Shi-hō beni, 四方紅, four-direction red, is a square of paper with its edges trimmed in red. When put on a sanbō or a square box, for kagami mochi offering,  it is placed so that its corners are put on the sides of the square, which forms eight corners.
Fuku-sa, 帛紗, cloth-gauze, purple silk square with a design of the moon and hares leaping over waves. made for the U-doshi, 卯年, Hare-year, 1987, designed by Sen To-mi-ko, 千登三子, Thousand Ascend-three-child, wife of Hōunsai, XV, Iemoto, Urasenke. Tan-kō-sha, 淡交社, Light-exchange-company, Kyōto.

The fukusa is used to clean various Tea utensils, and is examined and folded in different ways for particular objects. This is called fukusa sabaki, 帛紗捌きcloth-gauze-handling. Examining its four sides, is called yo-hō-sabaki, 四方捌き, four-direction examine. The Japanese people see the dark configurations on the moon either as a hare pounding mochi or stirring the elixir of life. Because the moon has power over the seas, causing the tides, it is thought that the hare has power over the seas.

Yo-hō, shi-hō, 四方, four-directions; yo-sumi, 四隅, four-corners. Fuku-sa, 帛紗, cloth-gauze, red silk; 9 x 9.5 sun kane-jaku

The pictured fukusa with horizontal and vertical edges is identified as a square which manifests the aspect of , 陽, Yang, positive, penetrative, male, shin, 真, true. The pictured fukusa turned to form diagonals is identified as a rhombus which manifests the aspect of In, 陰, Yin, negative, receptive, female, gyō, 行, transitional, semi-formal, and , 草, grass, informal.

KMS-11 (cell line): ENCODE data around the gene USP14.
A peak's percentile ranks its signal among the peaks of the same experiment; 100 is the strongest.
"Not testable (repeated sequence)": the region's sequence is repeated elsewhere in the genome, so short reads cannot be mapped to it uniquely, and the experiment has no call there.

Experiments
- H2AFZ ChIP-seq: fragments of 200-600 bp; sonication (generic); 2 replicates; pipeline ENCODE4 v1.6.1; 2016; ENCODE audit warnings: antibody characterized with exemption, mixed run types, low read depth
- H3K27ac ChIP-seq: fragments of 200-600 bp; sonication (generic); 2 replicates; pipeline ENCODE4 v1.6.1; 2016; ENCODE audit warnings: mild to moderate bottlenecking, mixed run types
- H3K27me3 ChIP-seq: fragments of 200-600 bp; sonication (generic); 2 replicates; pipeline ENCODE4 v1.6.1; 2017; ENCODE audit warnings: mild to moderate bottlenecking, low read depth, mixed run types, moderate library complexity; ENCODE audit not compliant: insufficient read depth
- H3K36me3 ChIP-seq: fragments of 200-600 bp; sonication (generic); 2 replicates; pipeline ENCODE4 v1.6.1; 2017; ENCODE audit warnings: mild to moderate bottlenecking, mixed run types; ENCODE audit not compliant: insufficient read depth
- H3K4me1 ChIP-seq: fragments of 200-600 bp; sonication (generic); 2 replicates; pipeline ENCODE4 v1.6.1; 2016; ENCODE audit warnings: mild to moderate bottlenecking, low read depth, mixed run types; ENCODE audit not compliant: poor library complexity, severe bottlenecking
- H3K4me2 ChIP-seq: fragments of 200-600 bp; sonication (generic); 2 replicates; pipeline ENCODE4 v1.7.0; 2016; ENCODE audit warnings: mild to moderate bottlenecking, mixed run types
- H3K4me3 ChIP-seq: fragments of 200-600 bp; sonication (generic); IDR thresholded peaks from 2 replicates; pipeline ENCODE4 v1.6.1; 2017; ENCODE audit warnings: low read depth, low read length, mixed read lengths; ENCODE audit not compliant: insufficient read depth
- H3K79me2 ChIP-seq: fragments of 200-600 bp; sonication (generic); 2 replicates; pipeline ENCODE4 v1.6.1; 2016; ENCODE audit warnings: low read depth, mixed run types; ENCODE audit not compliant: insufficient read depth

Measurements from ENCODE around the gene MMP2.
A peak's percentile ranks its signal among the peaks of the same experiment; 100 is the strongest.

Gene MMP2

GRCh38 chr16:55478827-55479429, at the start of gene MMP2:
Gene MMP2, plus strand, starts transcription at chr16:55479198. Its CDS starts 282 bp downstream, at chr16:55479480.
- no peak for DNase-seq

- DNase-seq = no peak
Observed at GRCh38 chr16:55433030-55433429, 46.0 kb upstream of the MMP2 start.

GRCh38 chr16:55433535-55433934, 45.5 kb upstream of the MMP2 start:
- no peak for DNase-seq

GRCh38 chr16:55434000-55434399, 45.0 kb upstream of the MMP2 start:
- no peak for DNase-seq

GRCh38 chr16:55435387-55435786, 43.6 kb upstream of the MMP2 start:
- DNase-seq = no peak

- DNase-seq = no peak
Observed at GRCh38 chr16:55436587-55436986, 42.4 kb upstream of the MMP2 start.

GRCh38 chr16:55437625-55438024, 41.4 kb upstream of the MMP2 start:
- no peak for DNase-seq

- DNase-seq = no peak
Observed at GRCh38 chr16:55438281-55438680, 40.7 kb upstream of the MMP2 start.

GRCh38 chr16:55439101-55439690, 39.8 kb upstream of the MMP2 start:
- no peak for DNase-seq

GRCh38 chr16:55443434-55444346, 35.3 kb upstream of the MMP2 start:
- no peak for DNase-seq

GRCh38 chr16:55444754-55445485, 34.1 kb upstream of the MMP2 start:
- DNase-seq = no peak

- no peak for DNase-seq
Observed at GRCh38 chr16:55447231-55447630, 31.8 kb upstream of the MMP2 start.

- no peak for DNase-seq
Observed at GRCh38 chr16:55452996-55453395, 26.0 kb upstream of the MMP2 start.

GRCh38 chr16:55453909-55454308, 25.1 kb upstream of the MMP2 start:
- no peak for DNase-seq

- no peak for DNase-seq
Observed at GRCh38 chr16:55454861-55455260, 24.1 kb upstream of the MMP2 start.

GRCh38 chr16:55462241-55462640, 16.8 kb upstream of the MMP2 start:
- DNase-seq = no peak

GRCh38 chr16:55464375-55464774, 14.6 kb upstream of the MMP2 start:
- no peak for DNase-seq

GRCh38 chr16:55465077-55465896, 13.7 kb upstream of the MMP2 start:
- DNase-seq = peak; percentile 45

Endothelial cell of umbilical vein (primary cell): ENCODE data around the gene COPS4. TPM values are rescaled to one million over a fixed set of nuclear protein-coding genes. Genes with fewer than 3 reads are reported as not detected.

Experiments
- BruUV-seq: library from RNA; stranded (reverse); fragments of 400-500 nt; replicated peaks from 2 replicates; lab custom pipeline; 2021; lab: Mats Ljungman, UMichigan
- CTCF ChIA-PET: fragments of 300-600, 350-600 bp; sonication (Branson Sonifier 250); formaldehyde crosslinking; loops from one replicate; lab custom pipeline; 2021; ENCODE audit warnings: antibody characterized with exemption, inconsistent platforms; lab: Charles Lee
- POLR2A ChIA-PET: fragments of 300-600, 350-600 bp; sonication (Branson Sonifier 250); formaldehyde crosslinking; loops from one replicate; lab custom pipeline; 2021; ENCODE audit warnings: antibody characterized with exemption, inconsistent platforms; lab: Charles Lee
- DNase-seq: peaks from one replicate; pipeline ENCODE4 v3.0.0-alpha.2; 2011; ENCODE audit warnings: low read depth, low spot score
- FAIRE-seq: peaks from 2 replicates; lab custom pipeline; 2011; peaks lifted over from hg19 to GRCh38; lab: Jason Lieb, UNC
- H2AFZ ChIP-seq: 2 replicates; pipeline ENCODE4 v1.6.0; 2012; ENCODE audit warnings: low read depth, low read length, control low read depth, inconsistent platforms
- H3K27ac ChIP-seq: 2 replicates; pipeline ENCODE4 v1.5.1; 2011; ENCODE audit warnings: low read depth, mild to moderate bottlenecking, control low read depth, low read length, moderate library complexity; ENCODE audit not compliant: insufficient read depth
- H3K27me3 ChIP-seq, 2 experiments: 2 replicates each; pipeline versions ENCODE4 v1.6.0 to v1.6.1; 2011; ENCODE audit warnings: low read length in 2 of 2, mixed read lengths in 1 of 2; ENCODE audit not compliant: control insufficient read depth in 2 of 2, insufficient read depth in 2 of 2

Futa, 蓋, lid, for a mizu-sashi, 水指, water-indicate, wood with mirror-finish black lacquer, shin-nuri, 真塗, true-paint, with black-lacquered rattan loop tsumami, 摘み, pinch, handle. The half circle handle reflected in the mirror surface of the lid, creates a circle manifesting In and Yō. In most Tea presentations, the lid is handled by grasping the arc handle with the thumb in front and index finger in back, which would be tate, 立, upright, Yō.
Kagami, 鏡, mirror; ancient Chinese bronze mirror with relief design of four sacred animals identified with the quadrants of the sky, and a central knob with a horizontal hole for a rope handle. The reflective mirror is on the opposite side. Which would be yoko, 横, side, In.

The highly polished surface of the lacquered lid is a mirror, just as the surface of the water within the vessel is also a mirror. When the lid is removed from the mizusashi to have access to the water, it is similar to the kagami biraki of removing the wooden lid of a saka-daru, 酒樽, sake barrel. The undisturbed surface of the sake is also a mirror. The lid of the mizusashi is leaned upright against the side of the vessel. The circular wooden lid of the sake barrel is broken in half with a wooden mallet similar to that of that is used to break open the kagami mochi

A mirror is silent. The image in the mirror is non-corporeal so that it is incapable of making sound. Sound waves are physical which is In, negative, whereas silence, like thought, is .